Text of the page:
For over 150 years, on the third Wednesday evening of August, residents of the Trinity Park Campground in Oak Bluffs have adorned their “gingerbread cottages” with paper Chinese and Japanese lanterns in celebration of Grand Illumination Night. The evening begins with a band concert and community sing-along in the park’s historic T, an open-air public venue that can seat approximately 1,678 people., an open-air public venue that can seat approximately 1,678 people.
The Tabernacle – the Centerpiece of the Grand Illumination Night Tradition
Before Martha’s Vineyard’s first Grand Illumination Night and before the grand Iron Tabernacle at the heart of the Camp Meeting Grounds in Oak Bluffs was built in 1879, there was a simple stand of oak trees. Later, when the oak trees succumbed to heavy foot traffic, the summer Methodist community gathered beneath a canvas shelter for morning prayer. As the community grew, there was a pressing need for an open yet protected space that could accommodate hundreds of people and protect them from the sun and rain. The forward-thinking community researched their options and chose the most innovative architectural technology of the 19th century, the same used for the Eiffel Tower; pre-fabricated wrought iron- a less expensive, long-lasting alternative to wood. The Tabernacle is one of the nation’s finest remaining examples of iron architecture.
It remains a spiritual center for the island, although religious gatherings are primarily non-denominational. It is also a seasonal cultural and civic center serving as a venue for concerts, lectures, high school graduations, and weddings. And it is the central gathering place for the Camp Meeting Ground’s annual Grand Illumination Night.
What is the History of the Grand Illumination Night Tradition?
Long before Martha’s Vineyard became a top vacation destination for celebrities and CEOs, Methodist families in the mid-19th century traveled to the island each summer to pitch a tent at the Trinity Campground in Oak Bluffs. Here they would hold revivals and enjoy the company of friends surrounded by the sand and the sea.
As the summer Methodist meetings grew in popularity, families traded tents for wooden cottages built in the Carpenter’s Gothic style featuring all of the story-book “gingerbread” detail that gave Oak Bluff’s Gingerbread Cottages their name. In its heyday, the Campground was home to over 500 cottages. In 1869, residents held the inaugural Grand Illumination Night to celebrate a visit to the Campground by the governor of Massachusetts. ” detail that gave Oak Bluff’s Gingerbread Cottages their name. In its heyday, the Campground was home to over 500 cottages. In 1869, residents held the inaugural Grand Illumination Night to celebrate a visit to the Campground by the governor of Massachusetts.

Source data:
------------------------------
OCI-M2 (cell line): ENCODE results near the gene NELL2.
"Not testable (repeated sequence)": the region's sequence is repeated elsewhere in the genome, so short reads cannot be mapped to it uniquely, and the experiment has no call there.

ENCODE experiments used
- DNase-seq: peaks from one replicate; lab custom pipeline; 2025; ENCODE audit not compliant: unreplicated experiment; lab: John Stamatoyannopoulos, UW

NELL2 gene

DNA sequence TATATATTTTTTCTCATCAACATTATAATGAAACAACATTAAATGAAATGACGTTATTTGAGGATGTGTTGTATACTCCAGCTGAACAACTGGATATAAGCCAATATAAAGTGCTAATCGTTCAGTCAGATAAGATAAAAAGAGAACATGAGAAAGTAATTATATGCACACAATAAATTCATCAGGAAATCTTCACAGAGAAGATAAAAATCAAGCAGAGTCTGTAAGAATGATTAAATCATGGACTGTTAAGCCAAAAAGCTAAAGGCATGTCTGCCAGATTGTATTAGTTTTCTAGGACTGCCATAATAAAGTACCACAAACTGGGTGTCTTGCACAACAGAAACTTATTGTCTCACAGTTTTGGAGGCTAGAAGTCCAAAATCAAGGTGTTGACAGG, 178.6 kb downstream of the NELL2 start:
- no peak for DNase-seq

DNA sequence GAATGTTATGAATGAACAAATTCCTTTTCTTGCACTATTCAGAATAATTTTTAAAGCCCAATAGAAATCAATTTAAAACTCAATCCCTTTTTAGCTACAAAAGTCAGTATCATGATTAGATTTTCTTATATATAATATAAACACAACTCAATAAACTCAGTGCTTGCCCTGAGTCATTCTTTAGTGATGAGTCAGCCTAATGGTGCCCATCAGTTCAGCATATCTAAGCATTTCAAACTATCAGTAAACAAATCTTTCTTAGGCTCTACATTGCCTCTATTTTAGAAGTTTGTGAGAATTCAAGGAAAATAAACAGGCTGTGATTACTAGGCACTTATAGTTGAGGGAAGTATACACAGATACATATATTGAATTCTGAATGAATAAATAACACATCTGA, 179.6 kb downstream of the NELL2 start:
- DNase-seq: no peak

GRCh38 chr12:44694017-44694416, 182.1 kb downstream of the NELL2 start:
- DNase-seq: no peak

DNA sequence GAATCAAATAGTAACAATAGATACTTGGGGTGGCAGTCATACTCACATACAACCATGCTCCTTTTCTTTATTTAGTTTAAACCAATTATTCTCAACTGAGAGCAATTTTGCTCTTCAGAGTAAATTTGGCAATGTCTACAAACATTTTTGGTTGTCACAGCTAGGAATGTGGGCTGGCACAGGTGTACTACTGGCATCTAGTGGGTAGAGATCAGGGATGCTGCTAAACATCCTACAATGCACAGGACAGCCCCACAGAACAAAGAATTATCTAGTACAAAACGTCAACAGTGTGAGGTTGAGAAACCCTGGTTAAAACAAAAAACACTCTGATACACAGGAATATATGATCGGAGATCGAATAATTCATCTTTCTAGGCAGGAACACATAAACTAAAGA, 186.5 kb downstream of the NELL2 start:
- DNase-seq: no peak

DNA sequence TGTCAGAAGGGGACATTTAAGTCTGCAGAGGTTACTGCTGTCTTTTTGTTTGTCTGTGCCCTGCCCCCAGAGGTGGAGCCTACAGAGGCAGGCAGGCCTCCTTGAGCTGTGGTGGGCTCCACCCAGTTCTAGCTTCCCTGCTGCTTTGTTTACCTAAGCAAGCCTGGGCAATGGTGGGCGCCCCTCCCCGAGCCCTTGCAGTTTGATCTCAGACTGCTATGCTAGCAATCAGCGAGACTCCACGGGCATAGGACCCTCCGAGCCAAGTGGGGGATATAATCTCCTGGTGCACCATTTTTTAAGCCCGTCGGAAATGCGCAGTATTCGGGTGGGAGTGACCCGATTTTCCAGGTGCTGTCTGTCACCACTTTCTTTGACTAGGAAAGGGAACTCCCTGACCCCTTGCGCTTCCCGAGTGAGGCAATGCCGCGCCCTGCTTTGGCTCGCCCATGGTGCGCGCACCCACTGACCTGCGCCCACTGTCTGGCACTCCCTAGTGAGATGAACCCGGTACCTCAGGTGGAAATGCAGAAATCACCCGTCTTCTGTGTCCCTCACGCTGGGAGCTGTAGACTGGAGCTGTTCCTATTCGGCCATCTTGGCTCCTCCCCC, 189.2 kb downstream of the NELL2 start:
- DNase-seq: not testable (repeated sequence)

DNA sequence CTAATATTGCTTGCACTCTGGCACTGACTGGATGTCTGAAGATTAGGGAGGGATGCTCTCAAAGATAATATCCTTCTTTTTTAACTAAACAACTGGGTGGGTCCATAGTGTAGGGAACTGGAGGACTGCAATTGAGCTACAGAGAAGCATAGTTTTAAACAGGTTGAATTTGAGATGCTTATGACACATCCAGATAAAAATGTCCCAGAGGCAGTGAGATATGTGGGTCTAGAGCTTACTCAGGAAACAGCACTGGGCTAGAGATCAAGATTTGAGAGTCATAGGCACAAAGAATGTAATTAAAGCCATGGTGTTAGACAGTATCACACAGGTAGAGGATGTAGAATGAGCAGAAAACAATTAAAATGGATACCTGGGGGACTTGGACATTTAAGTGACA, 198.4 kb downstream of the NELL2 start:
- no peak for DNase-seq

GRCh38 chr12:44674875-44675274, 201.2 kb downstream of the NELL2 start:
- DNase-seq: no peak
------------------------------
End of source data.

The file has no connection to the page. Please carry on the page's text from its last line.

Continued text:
What Happens at Grand Illumination Night?
On the third Wednesday evening in August (the rain date is on Thursday), visitors gather at the Tabernacle, the centerpiece of the Campground, to listen to the Vineyard Haven town band – the oldest in the nation, formed in 1845 by Civil War veterans.
There is a community sing-a-long including patriotic tunes like “You’re a Grand Old Flag,” American folk tunes such as “I’ve Been Working on the Railroad” and “She’ll Be Coming Around the Mountain.” Long-time Martha’s Vineyard resident James Taylor has been rumored to make an appearance at the Grand Illumination Night sing-a-long in past years.
When the sun sets, the honorary lamp-lighter, often an honor bestowed upon the oldest resident of the campground cottages, lights the first lantern. In preparation for Grand Illumination Night, Cottage owners string lanterns along their candy-colored roof lines and porches, and more lanterns hang from stakes in the ground. The street lights go out, and the narrow, winding paths of the Campground’s remaining 300 cottages begin to glow.
Classic New England Charm and a Treasured Martha’s Vineyard Tradition
A daytime visit to the Gingerbread Cottages can feel like you are strolling through a fairy-tale village of Hansel and Gretel cottages, each a uniquely decorated work of art. On Grand Illumination Night, the feeling is transformative and enchanting. The balmy island air, the collection of lanterns of various shapes, sizes, and colors, nodding in the breeze and lighting up these homes for the enjoyment of so many, is a must-see Martha’s Vineyard experience.
As the pace of our daily lives grows ever busier, Martha’s Vineyard’s Grand Illumination Night reminds us of the life-affirming power of the traditions we hold dear.
Click here for more annual August events on Cape Cod and the Islands.